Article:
1. An aspirin every other day may keep colon cancer away for healthy women
Long-term use of alternate-day, low-dose aspirin may reduce risk for colorectal cancer in healthy women. Evidence has recently emerged that daily aspirin may help to prevent several types of cancer, including colorectal, but there is little evidence for an alternate-day dosing strategy. Between 1994 and 1996 researchers randomly assigned 38,876 women aged 45 years or older to take either 100 mg of aspirin or placebo every other day. Participants were sent annual supplies of monthly calendar packs containing aspirin or placebo. At six and 12 months and then yearly through the trial end in March 2004, patients were mailed questionnaires to determine adherence, adverse effects, nonstudy aspirin use, clinical end points, and risk factors. At the end of the intervention period, women were invited for further annual follow up with an opt-out option. Posttrial follow-up for those who did not opt out continued through March 2012. The researchers found that long-term use of alternate-day, low dose aspirin reduced the risk for colorectal cancer but was associated with increased risk for gastrointestinal bleeding. According to the authors, these findings should influence future recommendations on prophylactic aspirin use.
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2. Use of electronic health records may slow cost growth in the short term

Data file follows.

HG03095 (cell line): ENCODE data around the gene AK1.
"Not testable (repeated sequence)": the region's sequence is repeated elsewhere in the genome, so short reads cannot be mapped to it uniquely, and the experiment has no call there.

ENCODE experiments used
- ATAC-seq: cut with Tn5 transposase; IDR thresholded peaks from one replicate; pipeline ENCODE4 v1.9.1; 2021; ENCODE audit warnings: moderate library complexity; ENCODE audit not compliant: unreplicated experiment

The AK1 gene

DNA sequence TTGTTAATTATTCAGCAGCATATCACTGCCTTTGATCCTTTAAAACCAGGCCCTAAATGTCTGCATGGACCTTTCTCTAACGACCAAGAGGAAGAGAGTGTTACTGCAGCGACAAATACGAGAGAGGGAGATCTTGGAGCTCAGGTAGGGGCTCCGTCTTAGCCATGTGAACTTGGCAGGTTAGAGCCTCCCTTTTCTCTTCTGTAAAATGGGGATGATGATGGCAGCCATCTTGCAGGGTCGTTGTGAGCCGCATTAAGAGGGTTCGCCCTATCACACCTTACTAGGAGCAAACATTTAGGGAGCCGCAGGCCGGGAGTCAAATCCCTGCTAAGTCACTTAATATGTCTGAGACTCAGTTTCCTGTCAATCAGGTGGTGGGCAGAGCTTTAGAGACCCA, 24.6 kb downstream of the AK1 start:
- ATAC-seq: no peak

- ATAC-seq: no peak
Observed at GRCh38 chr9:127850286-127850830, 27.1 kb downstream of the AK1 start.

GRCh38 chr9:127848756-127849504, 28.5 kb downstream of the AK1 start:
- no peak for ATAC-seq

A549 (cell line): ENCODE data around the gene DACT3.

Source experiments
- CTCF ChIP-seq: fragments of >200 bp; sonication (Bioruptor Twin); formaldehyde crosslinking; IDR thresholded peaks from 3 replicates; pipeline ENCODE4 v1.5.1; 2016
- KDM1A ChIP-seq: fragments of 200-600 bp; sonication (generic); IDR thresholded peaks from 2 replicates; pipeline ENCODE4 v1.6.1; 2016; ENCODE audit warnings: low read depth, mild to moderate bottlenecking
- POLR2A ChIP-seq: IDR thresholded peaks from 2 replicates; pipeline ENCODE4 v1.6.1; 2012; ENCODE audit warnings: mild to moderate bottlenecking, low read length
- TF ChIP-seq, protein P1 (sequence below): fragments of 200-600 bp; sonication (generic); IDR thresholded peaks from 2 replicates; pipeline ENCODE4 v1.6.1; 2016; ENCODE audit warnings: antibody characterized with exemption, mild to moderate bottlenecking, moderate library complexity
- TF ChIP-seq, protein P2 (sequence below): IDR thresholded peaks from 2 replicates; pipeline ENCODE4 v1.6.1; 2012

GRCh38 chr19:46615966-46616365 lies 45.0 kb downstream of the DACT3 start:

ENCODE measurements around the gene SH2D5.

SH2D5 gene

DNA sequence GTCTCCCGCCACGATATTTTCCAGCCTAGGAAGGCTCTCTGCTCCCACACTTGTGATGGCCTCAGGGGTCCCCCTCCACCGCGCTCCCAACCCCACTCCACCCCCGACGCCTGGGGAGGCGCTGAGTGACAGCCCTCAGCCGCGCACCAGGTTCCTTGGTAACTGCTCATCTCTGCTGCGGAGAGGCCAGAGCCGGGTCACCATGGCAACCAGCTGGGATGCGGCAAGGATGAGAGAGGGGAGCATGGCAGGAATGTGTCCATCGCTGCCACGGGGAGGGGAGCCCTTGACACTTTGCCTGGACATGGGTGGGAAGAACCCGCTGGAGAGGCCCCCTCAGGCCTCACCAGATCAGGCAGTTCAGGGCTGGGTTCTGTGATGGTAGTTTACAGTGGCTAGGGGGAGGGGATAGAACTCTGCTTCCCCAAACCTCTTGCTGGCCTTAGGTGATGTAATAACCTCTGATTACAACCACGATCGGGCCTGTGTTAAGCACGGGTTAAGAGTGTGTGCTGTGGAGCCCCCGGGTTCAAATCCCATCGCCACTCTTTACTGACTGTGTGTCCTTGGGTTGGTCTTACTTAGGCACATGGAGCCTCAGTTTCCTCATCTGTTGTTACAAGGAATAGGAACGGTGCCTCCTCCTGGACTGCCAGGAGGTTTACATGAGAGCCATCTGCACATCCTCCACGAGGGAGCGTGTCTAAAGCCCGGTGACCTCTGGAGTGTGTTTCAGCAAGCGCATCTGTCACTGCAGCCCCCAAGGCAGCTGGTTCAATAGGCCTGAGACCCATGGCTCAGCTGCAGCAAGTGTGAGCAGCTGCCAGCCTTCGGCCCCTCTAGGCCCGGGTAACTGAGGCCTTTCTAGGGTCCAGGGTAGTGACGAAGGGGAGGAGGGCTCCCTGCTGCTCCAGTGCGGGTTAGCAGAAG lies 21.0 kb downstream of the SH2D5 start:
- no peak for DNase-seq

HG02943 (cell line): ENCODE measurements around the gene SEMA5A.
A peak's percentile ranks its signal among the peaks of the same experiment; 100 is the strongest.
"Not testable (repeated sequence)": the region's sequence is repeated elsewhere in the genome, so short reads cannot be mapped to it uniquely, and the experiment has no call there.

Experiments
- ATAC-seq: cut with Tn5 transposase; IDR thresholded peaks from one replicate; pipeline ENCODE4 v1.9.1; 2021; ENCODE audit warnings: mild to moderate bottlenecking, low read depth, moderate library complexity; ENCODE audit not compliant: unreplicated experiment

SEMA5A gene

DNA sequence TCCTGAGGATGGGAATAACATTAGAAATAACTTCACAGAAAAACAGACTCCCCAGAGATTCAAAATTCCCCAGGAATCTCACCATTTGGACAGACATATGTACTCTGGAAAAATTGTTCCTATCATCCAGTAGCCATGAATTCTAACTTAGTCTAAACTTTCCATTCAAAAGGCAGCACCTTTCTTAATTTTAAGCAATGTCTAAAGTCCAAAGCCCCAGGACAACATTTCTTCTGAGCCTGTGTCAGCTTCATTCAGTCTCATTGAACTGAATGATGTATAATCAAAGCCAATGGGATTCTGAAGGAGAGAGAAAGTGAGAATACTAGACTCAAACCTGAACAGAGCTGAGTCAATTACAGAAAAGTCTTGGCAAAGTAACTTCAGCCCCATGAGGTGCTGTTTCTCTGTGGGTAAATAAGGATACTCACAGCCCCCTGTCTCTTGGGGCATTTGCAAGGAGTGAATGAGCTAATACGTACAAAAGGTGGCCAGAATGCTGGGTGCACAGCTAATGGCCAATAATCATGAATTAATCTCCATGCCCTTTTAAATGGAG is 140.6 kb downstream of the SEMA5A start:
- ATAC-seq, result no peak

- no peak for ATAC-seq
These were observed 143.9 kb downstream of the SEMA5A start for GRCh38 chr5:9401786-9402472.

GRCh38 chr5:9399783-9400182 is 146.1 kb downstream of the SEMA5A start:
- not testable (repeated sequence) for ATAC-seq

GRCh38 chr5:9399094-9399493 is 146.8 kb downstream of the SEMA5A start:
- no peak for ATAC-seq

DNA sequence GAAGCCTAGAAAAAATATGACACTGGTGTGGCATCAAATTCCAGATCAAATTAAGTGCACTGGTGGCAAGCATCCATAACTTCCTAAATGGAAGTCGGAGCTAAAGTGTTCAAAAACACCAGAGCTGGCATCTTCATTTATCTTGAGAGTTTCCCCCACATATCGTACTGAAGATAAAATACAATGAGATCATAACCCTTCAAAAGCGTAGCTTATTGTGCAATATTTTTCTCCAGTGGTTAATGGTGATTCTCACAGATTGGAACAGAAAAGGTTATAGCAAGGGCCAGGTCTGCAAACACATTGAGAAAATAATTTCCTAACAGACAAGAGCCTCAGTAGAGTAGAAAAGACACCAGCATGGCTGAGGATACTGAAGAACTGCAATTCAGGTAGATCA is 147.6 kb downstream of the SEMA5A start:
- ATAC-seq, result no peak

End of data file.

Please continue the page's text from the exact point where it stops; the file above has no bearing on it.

A study of community-based outpatient practices suggests that use of commercially available electronic health records (EHRs) may slow the growth of health care costs in the short term. Since 2009, the federal government has allocated billions of dollars in financial incentives to encourage physicians and hospitals to achieve "meaningful use" of EHRs. It is believed that meaningful use of EHRs should lead to higher-quality, lower cost care by avoiding inefficiencies, inappropriate care, and medical errors. However, empirical evidence about the effect of EHRs on health care costs has been conflicting. Researchers compared medical claims for 47,979 patients who received most of their care from providers who adopted EHRs in experimental pilot communities (806 ambulatory care clinics) with those for 130,603 patients in matched control communities. Practices were a mix of primary and specialty care, and used commercially available EHRs to perform the core clinical tasks that are required of physicians in the first stage of meaningful use. In the 18 months after adoption, the researchers saw ambulatory cost savings of 3 percent projected savings per member per month (PMPM) and reductions in ambulatory radiology costs. If sustained for a sufficiently long period, these could translate to substantial savings. The author of a related editorial writes that EHRs are unlikely to be the solution to reducing health care costs, nor should they be. The author asserts that EHRs are essential to implementing new models of health care delivery such as the patient-centered medical home and accountable care organizations. Financial savings will be driven by the new models, and not EHRs.
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